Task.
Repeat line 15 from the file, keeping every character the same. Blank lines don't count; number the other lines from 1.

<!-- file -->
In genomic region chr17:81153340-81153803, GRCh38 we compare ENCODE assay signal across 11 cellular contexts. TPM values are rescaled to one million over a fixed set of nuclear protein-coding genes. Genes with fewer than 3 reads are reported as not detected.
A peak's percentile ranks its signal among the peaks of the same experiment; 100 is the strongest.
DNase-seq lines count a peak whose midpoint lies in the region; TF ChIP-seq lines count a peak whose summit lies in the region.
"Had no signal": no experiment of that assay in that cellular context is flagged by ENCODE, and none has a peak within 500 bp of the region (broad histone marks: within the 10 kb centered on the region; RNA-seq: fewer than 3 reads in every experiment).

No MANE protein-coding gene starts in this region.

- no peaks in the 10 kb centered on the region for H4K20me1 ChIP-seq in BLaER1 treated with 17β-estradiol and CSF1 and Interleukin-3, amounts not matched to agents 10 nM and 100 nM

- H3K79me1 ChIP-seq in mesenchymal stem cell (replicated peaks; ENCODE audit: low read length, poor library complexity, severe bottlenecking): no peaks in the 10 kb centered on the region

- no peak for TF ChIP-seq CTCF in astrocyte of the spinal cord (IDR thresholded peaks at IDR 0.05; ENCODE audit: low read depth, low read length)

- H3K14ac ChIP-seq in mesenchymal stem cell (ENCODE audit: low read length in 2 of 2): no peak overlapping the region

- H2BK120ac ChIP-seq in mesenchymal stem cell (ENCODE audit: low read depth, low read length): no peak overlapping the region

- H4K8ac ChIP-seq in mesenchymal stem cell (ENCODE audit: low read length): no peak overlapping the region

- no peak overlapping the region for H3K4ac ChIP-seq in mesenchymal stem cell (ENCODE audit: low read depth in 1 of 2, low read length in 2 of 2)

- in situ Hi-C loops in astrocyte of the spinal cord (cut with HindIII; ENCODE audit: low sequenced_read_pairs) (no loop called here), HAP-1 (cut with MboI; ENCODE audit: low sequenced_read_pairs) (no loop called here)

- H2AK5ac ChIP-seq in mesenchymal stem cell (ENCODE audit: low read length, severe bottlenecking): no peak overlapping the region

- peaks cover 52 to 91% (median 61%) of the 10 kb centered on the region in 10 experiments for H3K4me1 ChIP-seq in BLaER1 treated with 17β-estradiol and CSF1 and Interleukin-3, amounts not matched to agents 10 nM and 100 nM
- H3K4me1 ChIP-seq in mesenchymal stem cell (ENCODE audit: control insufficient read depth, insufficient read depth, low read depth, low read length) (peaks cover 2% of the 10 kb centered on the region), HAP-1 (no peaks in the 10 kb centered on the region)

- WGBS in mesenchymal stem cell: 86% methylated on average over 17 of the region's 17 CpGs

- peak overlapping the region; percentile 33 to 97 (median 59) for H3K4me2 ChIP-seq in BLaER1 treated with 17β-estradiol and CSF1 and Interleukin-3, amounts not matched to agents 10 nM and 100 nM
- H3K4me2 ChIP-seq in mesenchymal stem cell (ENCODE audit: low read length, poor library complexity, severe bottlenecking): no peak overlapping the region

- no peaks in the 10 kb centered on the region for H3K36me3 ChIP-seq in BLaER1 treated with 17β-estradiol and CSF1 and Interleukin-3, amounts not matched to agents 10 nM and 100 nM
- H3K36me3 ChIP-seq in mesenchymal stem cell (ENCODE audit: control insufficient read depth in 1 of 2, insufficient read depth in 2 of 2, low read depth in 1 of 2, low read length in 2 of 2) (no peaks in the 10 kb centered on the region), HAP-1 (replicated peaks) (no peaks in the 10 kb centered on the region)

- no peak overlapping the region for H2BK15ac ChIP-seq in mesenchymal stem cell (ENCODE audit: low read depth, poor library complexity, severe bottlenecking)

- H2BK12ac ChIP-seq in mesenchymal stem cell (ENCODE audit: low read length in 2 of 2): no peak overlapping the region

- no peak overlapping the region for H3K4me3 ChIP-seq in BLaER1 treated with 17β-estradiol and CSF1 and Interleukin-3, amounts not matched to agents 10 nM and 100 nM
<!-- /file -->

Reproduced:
- peaks cover 52 to 91% (median 61%) of the 10 kb centered on the region in 10 experiments for H3K4me1 ChIP-seq in BLaER1 treated with 17β-estradiol and CSF1 and Interleukin-3, amounts not matched to agents 10 nM and 100 nM